KINGS MOUNTAIN, N.C. (WBTV) - A local woman is trying to figure out how a urinalysis test ended up costing her more than $1,000 dollars.
After fighting the bill with her insurance company and hospital for two years, she reached out to WBTV for help.
Michelle Boyd has been going to Southeast Pain and Spine Care for required yearly urine screenings for 10 years.
Her tests have always been covered by insurance. You can imagine her shock when she got a bill for $1,085.40.
“I feel like it’s ridiculous to have to pay this much for a urine sample,” said Boyd.
Boyd is required to take a urinalysis test at Southeast Pain and Spine Care at Atrium Health Kings Mountain.
The tests have always been covered by her insurance, but after her test in 2019, her insurance only paid $788.
She thinks the test was coded wrong.
“(The hospital’s) words were my drug screen benefit was maxed out,” Boyd said.
Confused, she got in touch with her insurance.
“Blue Cross Blue Shield called me back to let me know there were 27 codes that Atrium needed to change on this one drug screen before Blue Cross and Blue Shield would pay for this test,” Boyd said.
Boyd sent an appeal to Blue Cross in April 2020, which was denied.
In a letter, Blue Cross said, “Because your health care plan covers a maximum of one drug test each day, the other 27 instances of drug testing were not covered services under your health care plan.”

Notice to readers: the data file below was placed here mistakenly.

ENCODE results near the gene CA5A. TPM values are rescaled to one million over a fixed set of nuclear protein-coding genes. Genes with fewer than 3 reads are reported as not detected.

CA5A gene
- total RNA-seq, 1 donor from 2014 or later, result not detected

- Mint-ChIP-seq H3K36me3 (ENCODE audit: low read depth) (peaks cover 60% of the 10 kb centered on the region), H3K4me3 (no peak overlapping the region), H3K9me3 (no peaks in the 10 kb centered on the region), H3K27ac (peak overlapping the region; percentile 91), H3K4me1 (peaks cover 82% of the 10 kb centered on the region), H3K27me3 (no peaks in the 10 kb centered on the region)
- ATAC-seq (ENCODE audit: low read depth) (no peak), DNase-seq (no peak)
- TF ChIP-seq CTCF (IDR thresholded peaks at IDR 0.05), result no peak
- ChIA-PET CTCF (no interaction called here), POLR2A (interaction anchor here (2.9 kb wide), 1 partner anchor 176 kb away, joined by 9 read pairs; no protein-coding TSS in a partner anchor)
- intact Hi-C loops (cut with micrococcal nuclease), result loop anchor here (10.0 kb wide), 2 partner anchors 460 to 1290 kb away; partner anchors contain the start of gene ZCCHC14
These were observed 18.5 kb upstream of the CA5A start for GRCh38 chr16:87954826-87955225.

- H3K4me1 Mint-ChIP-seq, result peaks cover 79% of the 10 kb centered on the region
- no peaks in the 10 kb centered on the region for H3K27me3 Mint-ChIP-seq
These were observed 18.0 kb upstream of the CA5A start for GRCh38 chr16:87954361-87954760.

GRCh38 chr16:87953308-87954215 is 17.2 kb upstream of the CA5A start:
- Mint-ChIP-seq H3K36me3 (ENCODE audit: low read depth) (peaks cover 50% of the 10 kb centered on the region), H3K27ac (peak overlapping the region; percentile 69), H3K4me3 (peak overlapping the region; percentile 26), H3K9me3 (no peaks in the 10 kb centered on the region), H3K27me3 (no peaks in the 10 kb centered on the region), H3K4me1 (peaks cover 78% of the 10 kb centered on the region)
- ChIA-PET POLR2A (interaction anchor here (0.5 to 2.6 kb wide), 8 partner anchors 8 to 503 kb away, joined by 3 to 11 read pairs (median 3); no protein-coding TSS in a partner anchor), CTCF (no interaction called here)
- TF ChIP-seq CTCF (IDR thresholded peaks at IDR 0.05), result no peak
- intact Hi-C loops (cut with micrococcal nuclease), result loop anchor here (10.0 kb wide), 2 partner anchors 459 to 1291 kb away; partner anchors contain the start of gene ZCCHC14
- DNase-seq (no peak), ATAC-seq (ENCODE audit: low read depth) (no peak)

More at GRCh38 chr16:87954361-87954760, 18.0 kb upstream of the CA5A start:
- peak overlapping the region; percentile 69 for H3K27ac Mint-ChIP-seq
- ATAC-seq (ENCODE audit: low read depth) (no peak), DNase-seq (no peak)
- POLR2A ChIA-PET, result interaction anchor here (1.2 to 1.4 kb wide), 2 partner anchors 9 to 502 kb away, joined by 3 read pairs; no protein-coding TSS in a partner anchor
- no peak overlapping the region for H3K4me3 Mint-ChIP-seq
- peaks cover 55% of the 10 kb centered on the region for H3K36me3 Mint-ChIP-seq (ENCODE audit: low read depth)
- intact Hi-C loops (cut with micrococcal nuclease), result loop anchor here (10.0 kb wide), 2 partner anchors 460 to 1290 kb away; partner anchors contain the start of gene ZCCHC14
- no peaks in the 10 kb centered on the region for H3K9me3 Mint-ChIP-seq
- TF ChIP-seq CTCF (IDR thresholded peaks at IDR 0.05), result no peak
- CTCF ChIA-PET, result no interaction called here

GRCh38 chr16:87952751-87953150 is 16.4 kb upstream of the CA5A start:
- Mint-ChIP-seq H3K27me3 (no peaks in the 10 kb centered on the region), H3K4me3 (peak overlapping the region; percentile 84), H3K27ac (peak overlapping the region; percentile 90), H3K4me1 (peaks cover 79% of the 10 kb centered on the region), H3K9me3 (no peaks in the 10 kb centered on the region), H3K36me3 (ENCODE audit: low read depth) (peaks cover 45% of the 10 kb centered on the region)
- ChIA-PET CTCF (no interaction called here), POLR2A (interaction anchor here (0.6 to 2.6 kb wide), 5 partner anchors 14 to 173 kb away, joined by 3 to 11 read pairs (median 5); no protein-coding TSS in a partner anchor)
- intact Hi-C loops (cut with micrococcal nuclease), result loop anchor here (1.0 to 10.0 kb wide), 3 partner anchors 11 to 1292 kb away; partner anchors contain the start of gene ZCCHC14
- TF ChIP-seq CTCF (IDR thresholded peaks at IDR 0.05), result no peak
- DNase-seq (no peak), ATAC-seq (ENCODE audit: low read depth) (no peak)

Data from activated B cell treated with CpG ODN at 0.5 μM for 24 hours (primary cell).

Blue Cross also said, in the past, her providers submitted different codes for lab services.
“I’ve had this same test done every - once a year since 2008, and it’s been covered. This is the first time I’ve ever had this instance happen to me,” Boyd said.
WBTV contacted Atrium Health to try to explain Boyd’s concerns over the coding issue and to ask if the bill could be re-examined and the coding issue resolved.
Atrium Health, however, as of tonight, has not returned our request for comment.
WBTV also reached out to Blue Cross Blue Shield of Michigan, and they said the service is not generally billed by a lab as individual tests.
According to Blue Cross Blue Shield of Michigan, “These were billed as more than 15 separate tests on the same day when it could have been billed as only several tests, which would have resulted in a lower out-of-pocket cost to the patient.”
Ultimately, Boyd paid her bill because she didn’t want her credit to be ruined, but she worries about a bill the next time she needs a urinalysis test.
“I would love to continue coming to this facility, and I just don’t want this to happen to anyone else, and I do not want this to continue to happen to myself,” Boyd said.
Whenever you’re getting labs done, make sure to ask what you’re being tested for. In this case, Blue Cross Blue Shield is stressing that if the tests were coded differently, all the tests would have been covered by her insurance.